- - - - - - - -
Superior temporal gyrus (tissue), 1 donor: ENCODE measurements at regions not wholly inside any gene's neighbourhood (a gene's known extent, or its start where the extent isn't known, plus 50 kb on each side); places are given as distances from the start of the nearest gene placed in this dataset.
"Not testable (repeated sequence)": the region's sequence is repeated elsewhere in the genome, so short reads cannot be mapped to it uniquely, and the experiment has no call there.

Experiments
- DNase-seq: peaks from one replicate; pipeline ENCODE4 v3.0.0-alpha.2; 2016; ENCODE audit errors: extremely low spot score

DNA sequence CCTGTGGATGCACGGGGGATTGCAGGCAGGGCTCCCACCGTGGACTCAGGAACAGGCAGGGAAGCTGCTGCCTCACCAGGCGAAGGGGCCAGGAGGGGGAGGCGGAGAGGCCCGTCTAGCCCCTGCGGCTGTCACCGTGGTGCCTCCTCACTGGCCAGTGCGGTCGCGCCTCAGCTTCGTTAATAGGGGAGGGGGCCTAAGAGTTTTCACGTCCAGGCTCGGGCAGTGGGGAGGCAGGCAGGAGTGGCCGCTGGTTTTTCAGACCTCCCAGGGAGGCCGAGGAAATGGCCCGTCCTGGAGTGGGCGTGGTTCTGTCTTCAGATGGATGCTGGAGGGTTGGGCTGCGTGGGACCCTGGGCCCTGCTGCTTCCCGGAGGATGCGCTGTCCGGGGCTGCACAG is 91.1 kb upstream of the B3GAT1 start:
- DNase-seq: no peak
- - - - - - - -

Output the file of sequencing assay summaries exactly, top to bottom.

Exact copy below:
Superior temporal gyrus (tissue), 1 donor: ENCODE measurements at regions not wholly inside any gene's neighbourhood (a gene's known extent, or its start where the extent isn't known, plus 50 kb on each side); places are given as distances from the start of the nearest gene placed in this dataset.
"Not testable (repeated sequence)": the region's sequence is repeated elsewhere in the genome, so short reads cannot be mapped to it uniquely, and the experiment has no call there.

Experiments
- DNase-seq: peaks from one replicate; pipeline ENCODE4 v3.0.0-alpha.2; 2016; ENCODE audit errors: extremely low spot score

DNA sequence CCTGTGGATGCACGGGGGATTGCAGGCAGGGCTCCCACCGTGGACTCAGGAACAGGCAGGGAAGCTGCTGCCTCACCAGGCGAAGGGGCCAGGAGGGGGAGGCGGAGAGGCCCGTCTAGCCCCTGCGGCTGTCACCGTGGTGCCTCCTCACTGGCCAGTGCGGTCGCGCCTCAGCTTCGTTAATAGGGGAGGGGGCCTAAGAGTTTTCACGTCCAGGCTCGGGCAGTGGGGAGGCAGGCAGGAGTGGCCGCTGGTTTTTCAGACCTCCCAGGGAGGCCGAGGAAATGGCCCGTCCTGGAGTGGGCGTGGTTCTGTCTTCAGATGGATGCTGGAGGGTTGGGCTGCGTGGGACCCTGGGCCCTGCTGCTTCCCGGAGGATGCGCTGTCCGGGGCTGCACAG is 91.1 kb upstream of the B3GAT1 start:
- DNase-seq: no peak